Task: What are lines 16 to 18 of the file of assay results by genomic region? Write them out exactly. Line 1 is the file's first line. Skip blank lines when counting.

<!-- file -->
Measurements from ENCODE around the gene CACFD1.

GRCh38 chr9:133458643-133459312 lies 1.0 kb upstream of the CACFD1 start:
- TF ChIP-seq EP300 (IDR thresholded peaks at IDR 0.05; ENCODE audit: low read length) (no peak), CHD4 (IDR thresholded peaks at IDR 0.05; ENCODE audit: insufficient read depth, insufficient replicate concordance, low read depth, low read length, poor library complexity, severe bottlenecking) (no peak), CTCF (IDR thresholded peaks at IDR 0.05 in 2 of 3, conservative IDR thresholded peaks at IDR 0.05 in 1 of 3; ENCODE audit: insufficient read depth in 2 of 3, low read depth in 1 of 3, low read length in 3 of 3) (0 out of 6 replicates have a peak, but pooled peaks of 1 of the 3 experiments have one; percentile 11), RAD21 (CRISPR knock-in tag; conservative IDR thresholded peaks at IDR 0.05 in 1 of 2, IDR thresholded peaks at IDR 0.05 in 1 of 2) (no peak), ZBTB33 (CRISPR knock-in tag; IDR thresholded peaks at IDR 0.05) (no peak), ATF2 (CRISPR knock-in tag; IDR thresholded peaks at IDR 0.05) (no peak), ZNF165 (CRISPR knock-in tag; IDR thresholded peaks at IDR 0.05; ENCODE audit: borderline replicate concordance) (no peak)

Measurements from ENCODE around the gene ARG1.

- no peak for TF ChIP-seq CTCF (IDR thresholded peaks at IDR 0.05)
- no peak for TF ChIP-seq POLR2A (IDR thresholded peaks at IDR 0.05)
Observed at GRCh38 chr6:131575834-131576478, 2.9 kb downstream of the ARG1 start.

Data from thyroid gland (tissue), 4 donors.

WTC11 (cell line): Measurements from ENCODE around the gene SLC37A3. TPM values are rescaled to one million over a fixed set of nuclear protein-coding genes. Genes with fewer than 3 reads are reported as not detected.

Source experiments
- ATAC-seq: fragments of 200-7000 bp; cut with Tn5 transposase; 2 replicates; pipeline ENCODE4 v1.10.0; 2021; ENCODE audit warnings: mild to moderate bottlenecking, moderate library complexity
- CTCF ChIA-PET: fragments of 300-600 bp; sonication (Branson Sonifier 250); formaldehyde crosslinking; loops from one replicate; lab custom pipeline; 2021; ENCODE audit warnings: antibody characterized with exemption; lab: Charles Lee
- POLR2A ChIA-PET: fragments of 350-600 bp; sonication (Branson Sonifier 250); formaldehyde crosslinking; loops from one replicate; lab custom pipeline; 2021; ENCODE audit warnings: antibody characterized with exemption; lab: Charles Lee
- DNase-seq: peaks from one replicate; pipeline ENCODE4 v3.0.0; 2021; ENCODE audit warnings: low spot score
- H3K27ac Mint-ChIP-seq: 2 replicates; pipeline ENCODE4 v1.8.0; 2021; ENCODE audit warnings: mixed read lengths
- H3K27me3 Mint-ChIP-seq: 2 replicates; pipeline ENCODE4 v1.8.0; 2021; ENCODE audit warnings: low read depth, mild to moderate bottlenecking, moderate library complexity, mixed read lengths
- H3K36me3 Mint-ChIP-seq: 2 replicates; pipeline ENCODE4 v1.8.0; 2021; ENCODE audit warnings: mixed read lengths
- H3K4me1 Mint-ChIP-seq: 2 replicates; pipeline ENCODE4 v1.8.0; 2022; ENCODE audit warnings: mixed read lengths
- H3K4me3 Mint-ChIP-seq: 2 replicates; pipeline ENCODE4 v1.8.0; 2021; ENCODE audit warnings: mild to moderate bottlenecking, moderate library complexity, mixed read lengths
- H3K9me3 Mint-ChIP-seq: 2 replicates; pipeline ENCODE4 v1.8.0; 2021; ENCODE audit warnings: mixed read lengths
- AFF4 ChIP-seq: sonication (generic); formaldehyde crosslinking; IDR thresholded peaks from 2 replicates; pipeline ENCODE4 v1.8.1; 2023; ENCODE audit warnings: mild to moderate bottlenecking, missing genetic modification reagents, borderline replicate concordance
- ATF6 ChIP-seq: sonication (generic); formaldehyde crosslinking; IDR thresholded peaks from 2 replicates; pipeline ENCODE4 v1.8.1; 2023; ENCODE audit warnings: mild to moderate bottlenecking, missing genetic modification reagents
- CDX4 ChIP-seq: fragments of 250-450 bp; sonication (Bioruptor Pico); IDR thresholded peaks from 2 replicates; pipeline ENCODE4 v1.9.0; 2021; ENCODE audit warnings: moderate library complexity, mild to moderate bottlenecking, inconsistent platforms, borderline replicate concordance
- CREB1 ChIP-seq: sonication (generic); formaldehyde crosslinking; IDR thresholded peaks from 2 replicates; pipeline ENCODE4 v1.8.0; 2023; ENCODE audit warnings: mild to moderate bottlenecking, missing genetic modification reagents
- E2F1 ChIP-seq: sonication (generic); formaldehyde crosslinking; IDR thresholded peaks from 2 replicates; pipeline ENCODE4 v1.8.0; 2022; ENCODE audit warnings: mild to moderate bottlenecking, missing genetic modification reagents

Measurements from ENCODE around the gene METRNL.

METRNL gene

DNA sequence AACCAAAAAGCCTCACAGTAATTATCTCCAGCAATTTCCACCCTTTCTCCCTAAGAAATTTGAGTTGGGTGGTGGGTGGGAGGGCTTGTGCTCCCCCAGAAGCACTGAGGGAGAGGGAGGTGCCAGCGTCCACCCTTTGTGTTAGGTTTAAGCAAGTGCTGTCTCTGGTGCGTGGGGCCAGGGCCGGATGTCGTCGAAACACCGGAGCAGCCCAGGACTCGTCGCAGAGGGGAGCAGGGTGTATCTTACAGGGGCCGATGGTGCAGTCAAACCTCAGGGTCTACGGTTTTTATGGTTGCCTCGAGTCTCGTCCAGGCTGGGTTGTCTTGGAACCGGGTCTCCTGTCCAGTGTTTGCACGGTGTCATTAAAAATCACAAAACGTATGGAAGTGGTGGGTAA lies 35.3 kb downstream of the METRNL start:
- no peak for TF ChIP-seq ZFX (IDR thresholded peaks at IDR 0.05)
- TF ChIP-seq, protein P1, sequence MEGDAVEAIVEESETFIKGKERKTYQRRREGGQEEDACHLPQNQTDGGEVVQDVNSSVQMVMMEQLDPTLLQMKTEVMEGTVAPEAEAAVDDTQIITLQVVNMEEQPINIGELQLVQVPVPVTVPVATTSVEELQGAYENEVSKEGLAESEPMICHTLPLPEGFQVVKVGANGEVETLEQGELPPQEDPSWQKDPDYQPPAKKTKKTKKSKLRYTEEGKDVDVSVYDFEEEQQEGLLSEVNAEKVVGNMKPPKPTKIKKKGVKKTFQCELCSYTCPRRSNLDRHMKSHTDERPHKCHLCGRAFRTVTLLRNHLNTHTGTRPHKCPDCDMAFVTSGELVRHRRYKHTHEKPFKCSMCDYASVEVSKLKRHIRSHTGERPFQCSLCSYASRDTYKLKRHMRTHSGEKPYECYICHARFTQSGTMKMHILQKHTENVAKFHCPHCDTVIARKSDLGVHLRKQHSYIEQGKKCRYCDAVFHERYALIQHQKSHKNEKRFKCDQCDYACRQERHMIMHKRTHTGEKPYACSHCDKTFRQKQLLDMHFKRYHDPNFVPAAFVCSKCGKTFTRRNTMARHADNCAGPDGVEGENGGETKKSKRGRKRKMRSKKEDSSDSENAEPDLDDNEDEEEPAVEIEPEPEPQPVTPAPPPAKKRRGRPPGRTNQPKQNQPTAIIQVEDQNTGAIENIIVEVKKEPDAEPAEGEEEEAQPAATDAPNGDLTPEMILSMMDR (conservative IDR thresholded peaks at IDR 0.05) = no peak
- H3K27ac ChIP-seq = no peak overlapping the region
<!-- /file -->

- H3K27me3 Mint-ChIP-seq: 2 replicates; pipeline ENCODE4 v1.8.0; 2021; ENCODE audit warnings: low read depth, mild to moderate bottlenecking, moderate library complexity, mixed read lengths
- H3K36me3 Mint-ChIP-seq: 2 replicates; pipeline ENCODE4 v1.8.0; 2021; ENCODE audit warnings: mixed read lengths
- H3K4me1 Mint-ChIP-seq: 2 replicates; pipeline ENCODE4 v1.8.0; 2022; ENCODE audit warnings: mixed read lengths